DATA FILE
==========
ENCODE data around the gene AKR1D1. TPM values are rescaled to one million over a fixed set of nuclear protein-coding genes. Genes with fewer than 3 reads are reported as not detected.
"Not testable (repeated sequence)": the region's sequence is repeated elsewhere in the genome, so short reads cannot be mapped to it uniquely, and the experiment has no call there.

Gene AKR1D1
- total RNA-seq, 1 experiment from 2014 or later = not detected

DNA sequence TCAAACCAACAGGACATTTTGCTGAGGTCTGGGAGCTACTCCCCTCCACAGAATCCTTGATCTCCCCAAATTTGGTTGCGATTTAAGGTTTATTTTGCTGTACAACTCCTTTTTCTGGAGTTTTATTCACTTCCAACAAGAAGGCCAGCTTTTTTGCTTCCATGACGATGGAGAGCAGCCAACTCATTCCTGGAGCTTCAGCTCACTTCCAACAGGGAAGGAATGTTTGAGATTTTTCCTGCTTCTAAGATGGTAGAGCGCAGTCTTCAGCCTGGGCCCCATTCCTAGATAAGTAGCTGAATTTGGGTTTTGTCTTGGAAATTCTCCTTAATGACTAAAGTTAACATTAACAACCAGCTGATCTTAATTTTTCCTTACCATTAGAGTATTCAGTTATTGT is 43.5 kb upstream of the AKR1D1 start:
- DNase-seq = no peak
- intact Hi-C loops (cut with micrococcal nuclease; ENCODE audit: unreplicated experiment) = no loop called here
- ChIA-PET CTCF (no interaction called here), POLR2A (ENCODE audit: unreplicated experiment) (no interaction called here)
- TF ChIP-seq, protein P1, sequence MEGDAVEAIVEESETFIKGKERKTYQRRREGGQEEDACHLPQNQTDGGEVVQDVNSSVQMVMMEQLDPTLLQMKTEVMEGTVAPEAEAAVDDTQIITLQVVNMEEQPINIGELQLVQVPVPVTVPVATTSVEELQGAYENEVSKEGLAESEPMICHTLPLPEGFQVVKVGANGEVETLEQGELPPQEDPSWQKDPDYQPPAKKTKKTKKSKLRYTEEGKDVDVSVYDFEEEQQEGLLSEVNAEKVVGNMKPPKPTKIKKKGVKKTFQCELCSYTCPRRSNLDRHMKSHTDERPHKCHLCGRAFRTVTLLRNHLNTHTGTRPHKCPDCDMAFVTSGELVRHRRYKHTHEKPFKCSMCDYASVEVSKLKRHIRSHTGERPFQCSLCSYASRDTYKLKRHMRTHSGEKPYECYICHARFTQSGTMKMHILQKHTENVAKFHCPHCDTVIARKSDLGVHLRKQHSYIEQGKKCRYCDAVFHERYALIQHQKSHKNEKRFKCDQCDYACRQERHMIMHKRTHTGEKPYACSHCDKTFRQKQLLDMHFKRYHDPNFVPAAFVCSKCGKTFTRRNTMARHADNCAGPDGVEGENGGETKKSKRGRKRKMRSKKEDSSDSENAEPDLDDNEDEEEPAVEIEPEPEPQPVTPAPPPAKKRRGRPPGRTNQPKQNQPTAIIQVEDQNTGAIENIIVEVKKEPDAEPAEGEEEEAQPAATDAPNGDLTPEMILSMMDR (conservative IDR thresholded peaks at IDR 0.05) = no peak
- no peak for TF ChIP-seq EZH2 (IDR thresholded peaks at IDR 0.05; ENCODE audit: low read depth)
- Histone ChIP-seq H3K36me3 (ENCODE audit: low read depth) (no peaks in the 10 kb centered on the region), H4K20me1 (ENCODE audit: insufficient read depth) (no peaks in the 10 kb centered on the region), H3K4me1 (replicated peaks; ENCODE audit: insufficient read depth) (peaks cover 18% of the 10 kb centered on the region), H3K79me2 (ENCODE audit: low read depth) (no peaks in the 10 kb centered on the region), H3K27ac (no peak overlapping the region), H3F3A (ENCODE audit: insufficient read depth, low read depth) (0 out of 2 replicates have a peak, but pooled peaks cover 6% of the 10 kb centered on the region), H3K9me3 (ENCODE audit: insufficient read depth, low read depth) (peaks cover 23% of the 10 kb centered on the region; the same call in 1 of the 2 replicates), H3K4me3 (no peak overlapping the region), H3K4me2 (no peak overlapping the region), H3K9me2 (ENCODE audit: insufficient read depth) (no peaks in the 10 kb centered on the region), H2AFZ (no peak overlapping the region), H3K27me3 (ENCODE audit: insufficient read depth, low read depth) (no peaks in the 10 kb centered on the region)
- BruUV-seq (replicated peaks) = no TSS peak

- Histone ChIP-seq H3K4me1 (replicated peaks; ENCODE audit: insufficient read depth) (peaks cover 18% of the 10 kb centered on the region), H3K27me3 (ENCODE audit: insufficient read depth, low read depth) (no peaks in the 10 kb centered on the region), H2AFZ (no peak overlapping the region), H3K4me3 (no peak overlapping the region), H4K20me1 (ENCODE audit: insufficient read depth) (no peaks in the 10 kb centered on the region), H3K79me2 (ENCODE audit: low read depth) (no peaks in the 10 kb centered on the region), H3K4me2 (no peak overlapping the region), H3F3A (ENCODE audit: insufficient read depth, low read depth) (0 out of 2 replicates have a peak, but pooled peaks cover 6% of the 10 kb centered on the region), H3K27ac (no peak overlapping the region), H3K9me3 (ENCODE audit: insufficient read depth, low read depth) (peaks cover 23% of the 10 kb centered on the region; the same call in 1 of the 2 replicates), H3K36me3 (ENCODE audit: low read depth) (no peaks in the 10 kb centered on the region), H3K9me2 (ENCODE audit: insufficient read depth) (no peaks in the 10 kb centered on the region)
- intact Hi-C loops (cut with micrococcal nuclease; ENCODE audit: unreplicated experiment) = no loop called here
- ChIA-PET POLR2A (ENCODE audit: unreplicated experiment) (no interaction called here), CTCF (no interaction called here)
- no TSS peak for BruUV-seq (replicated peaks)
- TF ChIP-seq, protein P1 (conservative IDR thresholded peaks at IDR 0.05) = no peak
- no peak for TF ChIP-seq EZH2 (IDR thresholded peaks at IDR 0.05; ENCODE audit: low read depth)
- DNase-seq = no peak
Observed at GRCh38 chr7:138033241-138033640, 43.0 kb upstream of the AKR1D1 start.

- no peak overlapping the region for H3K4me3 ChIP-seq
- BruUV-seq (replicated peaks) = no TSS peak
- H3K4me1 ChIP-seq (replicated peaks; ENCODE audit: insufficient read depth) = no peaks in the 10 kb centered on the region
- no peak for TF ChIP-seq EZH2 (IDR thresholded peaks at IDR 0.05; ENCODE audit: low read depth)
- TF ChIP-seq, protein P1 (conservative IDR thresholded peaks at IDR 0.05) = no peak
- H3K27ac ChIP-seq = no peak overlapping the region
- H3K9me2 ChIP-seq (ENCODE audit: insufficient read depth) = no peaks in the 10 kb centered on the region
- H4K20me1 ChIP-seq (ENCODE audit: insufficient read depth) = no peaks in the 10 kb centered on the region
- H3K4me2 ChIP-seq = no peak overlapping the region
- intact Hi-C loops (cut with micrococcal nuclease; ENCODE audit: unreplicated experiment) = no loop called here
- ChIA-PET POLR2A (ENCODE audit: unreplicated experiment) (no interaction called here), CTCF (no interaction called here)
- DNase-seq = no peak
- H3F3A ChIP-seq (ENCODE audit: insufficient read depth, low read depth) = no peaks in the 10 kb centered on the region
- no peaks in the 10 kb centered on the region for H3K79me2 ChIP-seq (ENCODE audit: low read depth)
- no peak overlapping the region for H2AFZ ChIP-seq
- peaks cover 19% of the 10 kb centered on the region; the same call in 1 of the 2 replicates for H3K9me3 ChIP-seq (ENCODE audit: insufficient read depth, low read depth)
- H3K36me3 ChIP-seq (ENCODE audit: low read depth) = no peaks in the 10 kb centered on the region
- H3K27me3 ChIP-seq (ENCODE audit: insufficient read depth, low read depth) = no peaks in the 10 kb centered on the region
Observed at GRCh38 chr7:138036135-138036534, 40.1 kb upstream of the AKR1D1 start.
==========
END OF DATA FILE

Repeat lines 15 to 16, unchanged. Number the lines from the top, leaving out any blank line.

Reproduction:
- ChIA-PET POLR2A (ENCODE audit: unreplicated experiment) (no interaction called here), CTCF (no interaction called here)
- no TSS peak for BruUV-seq (replicated peaks)